Is this the quaintest clubhouse in the country and, does £50 with a county card represent the best value round in England’s top 100? And are there really no bunkers?
Piltdown is the site of one of the most notorious hoaxes in history but I can verify that what you see at its golf club is exactly what you get.
The village became world-famous in 1912 after the sensational discovery of a million-year-old skull of an ape man a few hundred yards behind the golf club’s sixth green.
It was more than 40 years before the claim of the missing link became discredited.
Piltdown is a fascinating golf club, wearing this history and other traditions on its sleeve while also having incorporated much change over the years.
Its first point of difference is the lack of bunkers, despite sand being underfoot on many of the fairways.
Apparently, sand traps did exist in its original design but in 1924 they had fallen into disrepair – so it was agreed to remove them because it was deemed the heather made the course tough enough.
Mrs W and I would concur. We were warned to keep out of the purple stuff as we stood on the first tee and soon realised why.
The opening hole is across the road from the clubhouse, outside seating area and practice putting green.
It is a bending par-four with the course boundary on the right and tangly stuff emerging from the left. Its green has subtle borrows in common with many at Piltdown, so accuracy of approach is important to avoid three-putting.
The second hole is the only par-five on the men’s card (the women have four) and where I succumbed to the heather, playing my first air shot in years as I failed to remember past experiences and tried to blast my ball out.
From then on, I scrambled for scores on the front nine as calluna-avoidance and course strategy became key.
I was certainly happy with a bogey on the third, a long, dog-leg par four over a stream and heather to a raised green. A fine hole.
That was tough but a mere aperitif before the fourth – one of the most memorable holes on our travels.
This is a 200-yard par three over two wide tranches of heather down to sunken green with trees encroaching from the left.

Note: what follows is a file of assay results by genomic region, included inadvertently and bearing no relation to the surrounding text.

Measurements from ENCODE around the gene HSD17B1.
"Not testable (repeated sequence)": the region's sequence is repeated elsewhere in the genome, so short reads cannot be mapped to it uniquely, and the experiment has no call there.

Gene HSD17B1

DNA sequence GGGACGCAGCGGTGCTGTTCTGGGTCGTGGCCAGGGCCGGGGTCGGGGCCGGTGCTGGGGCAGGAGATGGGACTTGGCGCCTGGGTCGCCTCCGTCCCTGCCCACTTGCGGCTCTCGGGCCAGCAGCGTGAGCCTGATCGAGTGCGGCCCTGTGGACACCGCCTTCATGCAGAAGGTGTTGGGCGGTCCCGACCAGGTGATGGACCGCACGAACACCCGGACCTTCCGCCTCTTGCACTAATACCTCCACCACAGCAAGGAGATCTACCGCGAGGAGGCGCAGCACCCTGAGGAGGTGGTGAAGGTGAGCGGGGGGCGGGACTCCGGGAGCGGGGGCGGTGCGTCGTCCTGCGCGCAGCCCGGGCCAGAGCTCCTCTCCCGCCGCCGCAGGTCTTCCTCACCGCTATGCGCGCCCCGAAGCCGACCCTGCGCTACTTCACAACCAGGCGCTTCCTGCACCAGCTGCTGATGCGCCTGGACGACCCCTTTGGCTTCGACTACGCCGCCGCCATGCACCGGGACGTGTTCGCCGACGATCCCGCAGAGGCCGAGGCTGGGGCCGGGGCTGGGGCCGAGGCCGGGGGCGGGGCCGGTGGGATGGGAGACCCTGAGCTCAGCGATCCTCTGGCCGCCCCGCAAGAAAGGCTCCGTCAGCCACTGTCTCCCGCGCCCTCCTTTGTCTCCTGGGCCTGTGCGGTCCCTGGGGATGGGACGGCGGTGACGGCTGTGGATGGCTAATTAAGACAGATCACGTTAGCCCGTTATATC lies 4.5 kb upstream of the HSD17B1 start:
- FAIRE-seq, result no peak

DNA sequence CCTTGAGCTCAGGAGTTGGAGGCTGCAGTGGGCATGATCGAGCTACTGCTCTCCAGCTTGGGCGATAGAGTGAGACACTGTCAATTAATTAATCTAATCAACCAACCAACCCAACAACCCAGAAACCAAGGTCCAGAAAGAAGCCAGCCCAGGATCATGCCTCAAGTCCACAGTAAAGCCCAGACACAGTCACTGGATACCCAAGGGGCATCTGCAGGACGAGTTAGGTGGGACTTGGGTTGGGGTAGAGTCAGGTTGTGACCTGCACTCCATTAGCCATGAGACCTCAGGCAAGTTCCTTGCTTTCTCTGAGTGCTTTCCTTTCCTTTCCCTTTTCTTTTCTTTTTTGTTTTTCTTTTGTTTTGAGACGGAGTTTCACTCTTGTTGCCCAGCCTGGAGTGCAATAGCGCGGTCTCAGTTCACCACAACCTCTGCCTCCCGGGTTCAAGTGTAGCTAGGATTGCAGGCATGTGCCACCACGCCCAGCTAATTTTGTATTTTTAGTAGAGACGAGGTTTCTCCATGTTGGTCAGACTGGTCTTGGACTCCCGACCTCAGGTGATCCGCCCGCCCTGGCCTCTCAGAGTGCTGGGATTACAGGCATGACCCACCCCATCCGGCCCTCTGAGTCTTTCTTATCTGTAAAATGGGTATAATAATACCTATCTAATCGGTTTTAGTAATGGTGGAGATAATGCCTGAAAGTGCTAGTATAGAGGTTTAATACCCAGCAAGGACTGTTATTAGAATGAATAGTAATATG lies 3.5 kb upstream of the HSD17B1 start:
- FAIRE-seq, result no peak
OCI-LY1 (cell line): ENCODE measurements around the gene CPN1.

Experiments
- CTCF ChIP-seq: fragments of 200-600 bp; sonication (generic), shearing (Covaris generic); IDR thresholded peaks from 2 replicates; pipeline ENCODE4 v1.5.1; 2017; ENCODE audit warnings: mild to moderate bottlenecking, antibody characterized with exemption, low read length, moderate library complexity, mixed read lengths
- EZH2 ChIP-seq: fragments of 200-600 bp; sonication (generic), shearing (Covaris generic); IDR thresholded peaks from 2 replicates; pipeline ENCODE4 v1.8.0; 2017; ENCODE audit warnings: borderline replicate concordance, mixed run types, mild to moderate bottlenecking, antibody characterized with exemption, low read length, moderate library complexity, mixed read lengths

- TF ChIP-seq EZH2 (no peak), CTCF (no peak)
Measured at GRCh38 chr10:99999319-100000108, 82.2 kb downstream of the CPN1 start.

The only possible bail-out is a slither of fairway between the tangly stuff. I was mighty pleased with a four. It was Mrs W’s first encounter with the heather. It did not end well.
Purple stuff can wreck cards over the next few holes with the fifth demanding a decent carry off the tee and the sixth requiring the same and a big decision over the approach because of a band of heather about fifty yards in front of it.
The shorter par-four ninth is where the opportunities begin to open up at Piltdown. Again, heather is abundant but if it can be cleared with the tee shot a lofted iron should find the green.
That is followed by a fairly straightforward downhill par-three with little protection. It yielded a nice little two.
My day’s highlight came on the 12th where my drive left me with a pitch which landed five feet from the flag and prompted applause from the fourball on the adjacent tee.
The 13th is a smashing dogleg which demands a second shot over you-know-what into a sunken green. The brave may come unstuck. I did.
I would say the 17th is the most difficult of Piltdown’s holes, demanding a drive over a thick tall bush or a very precise lay-up in front of it.
Even if that is negotiated, a very long second shot awaits with more heather lurking for those who drift off target.
I was blown away by Piltdown. It may be a par 68 for men but it is certainly not easy. However, I did find that once I had found a rhythm of placing rather than smashing, rewards were forthcoming.
Some say that a course without bunkers is somehow inferior but I believe the concentration on heather gives Piltdown a rare identity. I would certainly like to return.